Skin cancer is the most common form of cancer in the U.S. There are over 5 million cases diagnosed in the United States each year, and unfortunately the numbers continue to rise.
What can I do to prevent skin cancer?
Being safe in the sun is the best way to prevent all skin cancers. Here are some skin protection tips:
- Apply sunscreen every day, even if you expect to spend most of your day indoors
- Avoid being in the sun from 10am to 4pm
- Avoid tanning beds
- When you expect to be outside for an extended period of time, use a broad-spectrum mineral sunscreen that is water-resistant and has an SPF of 30 or higher. Put the sunscreen on 30 minutes before going outside. Reapply sunscreen every two hours, or more frequently if you have been swimming or sweating a lot.
- If you will be mostly inside, a lower SPF sunscreen will be sufficient for incidental UV light your skin absorbs through windows and ambient light
- Wear protective clothing with built-in sun protection, measured in UPF (Ultraviolet Protection Factor). Also, use broad-brimmed hats and sunglasses.
- Do a skin self-exam once per month and see a dermatologist once per year for a professional skin exam
- Have any skin changes examined as soon as possible by a healthcare provider
Signs and symptoms of skin cancer
The most common warning sign of skin cancer is a change on the skin, typically a new mole, new skin lesion, or a change in an existing mole. When looking for melanoma, think of the ABCDE rule that tells you the signs to watch for:
- Asymmetry: The shape of one half doesn’t match the other
- Border: Edges are ragged or blurred
- Color: Uneven shades of brown, black, tan, red, white, or blue
- Diameter: A significant change in size (greater than 6 mm)
- Evolution: Changes in the way a mole or lesion looks or feels (itchy, bleeding, etc)
What changes in the skin occur due to exposure to the sun?
Exposure to the sun causes most of the fine and coarse wrinkles and age spots on our faces. Over time, the sun’s ultraviolet (UV) light damages the fibers in the skin called elastin. When these fibers break down, the skin begins to sag, stretch, and lose its ability to go back into place after stretching. You may also get freckles and discolored areas of the skin, benign tumors, and telangiectasias, the dilation of small blood vessels under the skin (spider veins).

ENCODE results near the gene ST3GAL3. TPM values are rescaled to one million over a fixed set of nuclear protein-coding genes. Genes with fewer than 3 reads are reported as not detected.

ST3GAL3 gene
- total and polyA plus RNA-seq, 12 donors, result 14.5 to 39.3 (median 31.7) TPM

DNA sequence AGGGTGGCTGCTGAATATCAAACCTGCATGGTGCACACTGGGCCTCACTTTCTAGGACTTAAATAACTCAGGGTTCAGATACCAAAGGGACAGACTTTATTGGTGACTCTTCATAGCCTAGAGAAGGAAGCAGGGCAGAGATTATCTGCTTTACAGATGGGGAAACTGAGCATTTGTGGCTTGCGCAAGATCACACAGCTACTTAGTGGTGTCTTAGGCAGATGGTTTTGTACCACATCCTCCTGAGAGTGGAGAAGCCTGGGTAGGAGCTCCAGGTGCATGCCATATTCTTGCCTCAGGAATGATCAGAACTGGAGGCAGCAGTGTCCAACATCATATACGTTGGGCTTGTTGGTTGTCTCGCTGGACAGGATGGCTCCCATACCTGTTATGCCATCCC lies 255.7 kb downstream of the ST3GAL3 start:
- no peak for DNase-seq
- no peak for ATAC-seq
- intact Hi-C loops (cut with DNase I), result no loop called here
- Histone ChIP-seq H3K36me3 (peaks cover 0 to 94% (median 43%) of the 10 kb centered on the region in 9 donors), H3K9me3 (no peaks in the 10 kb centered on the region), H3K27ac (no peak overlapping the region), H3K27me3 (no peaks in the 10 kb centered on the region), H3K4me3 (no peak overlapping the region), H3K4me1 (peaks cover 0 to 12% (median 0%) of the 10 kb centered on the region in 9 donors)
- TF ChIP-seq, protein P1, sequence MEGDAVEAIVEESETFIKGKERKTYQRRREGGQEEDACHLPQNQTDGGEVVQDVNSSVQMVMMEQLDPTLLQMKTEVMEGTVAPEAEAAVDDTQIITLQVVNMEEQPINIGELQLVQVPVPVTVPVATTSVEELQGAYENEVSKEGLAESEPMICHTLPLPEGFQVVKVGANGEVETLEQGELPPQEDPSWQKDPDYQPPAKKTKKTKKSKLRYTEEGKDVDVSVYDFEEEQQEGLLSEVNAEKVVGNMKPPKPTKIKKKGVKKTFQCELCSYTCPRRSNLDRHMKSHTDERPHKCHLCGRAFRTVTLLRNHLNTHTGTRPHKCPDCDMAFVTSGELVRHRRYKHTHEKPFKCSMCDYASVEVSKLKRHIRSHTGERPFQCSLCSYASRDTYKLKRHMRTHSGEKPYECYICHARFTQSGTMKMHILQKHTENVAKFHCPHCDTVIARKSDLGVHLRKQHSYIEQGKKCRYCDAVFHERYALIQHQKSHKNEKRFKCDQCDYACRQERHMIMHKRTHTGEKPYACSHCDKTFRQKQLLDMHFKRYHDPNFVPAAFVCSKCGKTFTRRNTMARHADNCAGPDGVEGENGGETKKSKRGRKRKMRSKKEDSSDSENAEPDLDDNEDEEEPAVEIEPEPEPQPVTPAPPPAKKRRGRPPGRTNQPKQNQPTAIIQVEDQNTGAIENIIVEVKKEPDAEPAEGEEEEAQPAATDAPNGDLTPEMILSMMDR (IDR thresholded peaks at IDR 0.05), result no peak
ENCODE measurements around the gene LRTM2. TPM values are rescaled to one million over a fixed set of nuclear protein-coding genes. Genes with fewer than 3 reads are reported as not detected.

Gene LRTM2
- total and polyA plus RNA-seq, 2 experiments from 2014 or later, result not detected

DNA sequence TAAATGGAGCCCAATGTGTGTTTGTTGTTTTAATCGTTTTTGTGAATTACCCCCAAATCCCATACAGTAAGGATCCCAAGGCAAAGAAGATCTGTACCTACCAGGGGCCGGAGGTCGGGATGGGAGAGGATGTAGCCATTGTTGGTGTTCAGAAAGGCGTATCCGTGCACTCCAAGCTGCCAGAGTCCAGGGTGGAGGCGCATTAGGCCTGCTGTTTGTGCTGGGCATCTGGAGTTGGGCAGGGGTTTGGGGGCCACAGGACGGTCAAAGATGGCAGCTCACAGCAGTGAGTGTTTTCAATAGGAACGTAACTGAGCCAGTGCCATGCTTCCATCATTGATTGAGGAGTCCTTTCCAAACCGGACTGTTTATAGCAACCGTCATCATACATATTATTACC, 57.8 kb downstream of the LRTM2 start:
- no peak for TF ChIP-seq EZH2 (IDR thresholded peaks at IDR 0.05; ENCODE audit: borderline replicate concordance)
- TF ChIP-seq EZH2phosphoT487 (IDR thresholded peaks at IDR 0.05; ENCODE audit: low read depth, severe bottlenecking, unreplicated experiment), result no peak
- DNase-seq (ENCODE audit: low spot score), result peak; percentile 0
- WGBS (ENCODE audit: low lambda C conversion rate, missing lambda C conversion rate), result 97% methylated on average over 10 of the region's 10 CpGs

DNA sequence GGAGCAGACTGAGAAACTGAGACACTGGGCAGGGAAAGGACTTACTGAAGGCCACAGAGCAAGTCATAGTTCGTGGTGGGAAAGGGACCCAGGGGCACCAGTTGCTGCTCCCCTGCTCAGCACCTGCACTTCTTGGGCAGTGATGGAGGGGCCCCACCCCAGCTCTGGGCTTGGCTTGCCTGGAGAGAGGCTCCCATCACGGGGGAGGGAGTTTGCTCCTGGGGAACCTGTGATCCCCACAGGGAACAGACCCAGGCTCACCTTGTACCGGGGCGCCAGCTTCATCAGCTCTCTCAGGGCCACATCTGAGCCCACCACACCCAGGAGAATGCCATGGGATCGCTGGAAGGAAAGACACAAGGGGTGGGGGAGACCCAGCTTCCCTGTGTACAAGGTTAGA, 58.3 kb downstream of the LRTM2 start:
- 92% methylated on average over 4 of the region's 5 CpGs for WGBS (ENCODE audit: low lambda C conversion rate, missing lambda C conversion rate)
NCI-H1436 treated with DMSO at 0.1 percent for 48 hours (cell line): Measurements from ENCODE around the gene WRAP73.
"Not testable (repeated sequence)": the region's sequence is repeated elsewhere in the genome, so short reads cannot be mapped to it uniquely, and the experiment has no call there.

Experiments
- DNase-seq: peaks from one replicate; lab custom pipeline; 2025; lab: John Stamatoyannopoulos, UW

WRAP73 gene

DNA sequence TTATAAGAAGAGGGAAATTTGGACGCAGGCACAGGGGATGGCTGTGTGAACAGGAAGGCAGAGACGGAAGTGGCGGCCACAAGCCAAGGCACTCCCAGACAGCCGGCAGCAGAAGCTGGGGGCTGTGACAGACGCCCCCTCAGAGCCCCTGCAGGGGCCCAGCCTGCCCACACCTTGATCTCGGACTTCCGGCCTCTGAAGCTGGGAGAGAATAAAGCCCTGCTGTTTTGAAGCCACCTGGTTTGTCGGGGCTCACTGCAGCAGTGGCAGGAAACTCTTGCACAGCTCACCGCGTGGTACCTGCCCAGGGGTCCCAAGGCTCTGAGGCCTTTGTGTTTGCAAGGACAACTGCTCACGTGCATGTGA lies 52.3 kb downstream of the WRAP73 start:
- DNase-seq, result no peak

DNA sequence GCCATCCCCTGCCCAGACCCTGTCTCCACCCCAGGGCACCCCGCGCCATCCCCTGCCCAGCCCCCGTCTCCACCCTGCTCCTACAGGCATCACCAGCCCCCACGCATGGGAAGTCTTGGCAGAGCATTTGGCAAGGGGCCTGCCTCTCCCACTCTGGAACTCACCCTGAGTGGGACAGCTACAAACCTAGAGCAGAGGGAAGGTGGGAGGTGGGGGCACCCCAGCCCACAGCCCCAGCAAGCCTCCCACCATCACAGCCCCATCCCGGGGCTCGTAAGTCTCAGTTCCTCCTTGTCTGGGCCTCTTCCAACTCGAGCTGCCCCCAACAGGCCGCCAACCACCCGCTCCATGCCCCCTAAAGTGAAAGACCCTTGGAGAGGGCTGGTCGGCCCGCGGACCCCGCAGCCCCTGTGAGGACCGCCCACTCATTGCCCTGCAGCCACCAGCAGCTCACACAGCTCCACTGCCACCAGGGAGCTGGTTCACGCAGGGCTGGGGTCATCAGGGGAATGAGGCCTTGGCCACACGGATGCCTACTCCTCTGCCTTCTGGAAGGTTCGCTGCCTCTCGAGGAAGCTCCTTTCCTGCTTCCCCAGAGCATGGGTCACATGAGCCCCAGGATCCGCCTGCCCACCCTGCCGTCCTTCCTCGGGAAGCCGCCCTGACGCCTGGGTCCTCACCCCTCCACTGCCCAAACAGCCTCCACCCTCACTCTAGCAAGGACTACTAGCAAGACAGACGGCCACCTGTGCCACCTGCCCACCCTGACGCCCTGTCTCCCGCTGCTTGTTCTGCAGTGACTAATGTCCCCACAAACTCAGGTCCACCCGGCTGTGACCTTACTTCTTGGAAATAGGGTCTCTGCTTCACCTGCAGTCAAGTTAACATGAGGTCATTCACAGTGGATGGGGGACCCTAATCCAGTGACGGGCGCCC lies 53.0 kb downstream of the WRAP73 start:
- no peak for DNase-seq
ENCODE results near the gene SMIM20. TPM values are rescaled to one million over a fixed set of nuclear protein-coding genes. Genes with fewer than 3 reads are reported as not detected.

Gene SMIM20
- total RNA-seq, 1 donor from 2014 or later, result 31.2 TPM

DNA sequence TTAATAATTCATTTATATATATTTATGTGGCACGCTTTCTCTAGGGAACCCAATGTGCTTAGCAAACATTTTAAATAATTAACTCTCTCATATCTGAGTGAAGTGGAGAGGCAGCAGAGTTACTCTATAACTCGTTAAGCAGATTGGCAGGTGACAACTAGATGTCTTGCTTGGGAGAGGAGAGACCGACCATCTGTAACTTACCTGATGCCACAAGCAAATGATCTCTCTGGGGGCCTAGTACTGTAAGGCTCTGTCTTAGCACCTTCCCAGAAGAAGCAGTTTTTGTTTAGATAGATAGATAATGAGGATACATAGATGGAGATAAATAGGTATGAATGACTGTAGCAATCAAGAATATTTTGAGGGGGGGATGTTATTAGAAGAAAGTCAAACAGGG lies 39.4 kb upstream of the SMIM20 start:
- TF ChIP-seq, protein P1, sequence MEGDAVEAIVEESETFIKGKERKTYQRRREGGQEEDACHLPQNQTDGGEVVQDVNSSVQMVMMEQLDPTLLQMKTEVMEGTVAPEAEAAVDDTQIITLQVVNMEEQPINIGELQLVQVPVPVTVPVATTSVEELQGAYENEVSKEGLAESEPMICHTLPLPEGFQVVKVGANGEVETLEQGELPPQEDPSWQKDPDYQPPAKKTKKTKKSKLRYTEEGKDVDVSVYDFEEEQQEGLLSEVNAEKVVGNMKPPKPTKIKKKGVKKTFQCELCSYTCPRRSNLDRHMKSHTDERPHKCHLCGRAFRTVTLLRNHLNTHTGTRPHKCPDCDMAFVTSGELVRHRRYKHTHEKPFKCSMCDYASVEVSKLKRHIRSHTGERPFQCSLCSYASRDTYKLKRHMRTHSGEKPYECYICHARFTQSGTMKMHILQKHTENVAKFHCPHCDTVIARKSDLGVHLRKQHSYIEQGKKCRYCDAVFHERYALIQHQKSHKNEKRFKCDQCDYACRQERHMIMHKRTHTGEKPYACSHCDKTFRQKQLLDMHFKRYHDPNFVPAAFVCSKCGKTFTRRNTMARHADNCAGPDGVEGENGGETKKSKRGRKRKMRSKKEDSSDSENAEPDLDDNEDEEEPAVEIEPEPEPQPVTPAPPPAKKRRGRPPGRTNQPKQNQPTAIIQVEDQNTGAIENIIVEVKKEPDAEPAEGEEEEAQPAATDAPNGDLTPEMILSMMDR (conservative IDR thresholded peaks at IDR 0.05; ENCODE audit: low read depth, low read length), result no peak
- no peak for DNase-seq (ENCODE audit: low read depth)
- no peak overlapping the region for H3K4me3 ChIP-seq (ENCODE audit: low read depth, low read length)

What is skin cancer?
Skin cancer is the uncontrolled growth of abnormal skin cells. While healthy cells grow and divide in an orderly manner, cancer cells do not. They grow and divide in a rapid, haphazard way. This rapid growth causes tumors that are either benign (noncancerous) or malignant (cancerous). The three main types of skin cancer are:
Basal cell and squamous cell cancers are less serious types and make up 95% of all skin cancers. They are also referred to as non-melanoma skin cancers and are highly curable when treated early. Skin cancer can occur anywhere on the body, but it is most common in areas exposed to sunlight, such as the face, neck, arms, and hands.
Melanoma, made up of abnormal skin pigment cells called melanocytes, is the most serious form of skin cancer. Melanoma causes 75% of all skin cancer deaths. Left untreated, it can spread to other organs and is difficult to control. Unfortunately, the number of new cases of melanoma has been increasing for at least 40 years.
What causes skin cancer?
Ultraviolet (UV) radiation from the sun is the number one cause of skin cancer. But UV light from tanning beds is just as harmful. Other less common causes are repeated X-ray exposure, scars from burns or disease, and occupational exposure to certain chemicals. It is important to note that exposure to sunlight during the winter months puts you at the same risk as exposure during the summertime.
Cumulative sun exposure mainly causes basal cell and squamous cell skin cancer, while episodes of severe blistering sunburns, usually before age 18, can cause melanoma later in life. Protecting your eyes is very important too. Sun exposure may lead to cataracts, cancer of the eyelids, and possibly macular degeneration.
Who is at risk for skin cancer?
Although anyone can get skin cancer, the risk is greatest in people who have fair or freckled skin that burns easily, light eyes, and blond or red hair. Darker-skinned individuals are also susceptible to all types of skin cancer, although their risk is lower. It should be noted, however, that in the last two decades the incidence of melanoma has risen by 20% among Hispanics.
In addition to your complexion, other risk factors include having a family or personal history of skin cancer, having an outdoor job, and living in a sunny climate. A history of severe sunburns and several large and irregularly-shaped moles are risk factors unique to melanoma.
While skin cancer is currently prevalent in the U.S., we can reduce the statistics with knowledge and awareness. Remember the dos and don’ts while in the sun. Especially reapplying sunscreen every 2 hours and wearing protective clothing, hats, and sunglasses year-round. Doing these simple things can help us to stay cancer-free with healthy-looking skin!
Facts about our skin
- Skin is the body’s largest organ
- Skin protects against heat, sunlight, injury, and infection
- Skin helps to control our body temperature and store water, fat, and vitamin D
- Skin has several layers, but the two main layers are the epidermis (upper or outer layer) and the dermis (lower or inner layer)
- The epidermis (outer layer) is made up of 3 kinds of cells: squamous, basal, and melanocytes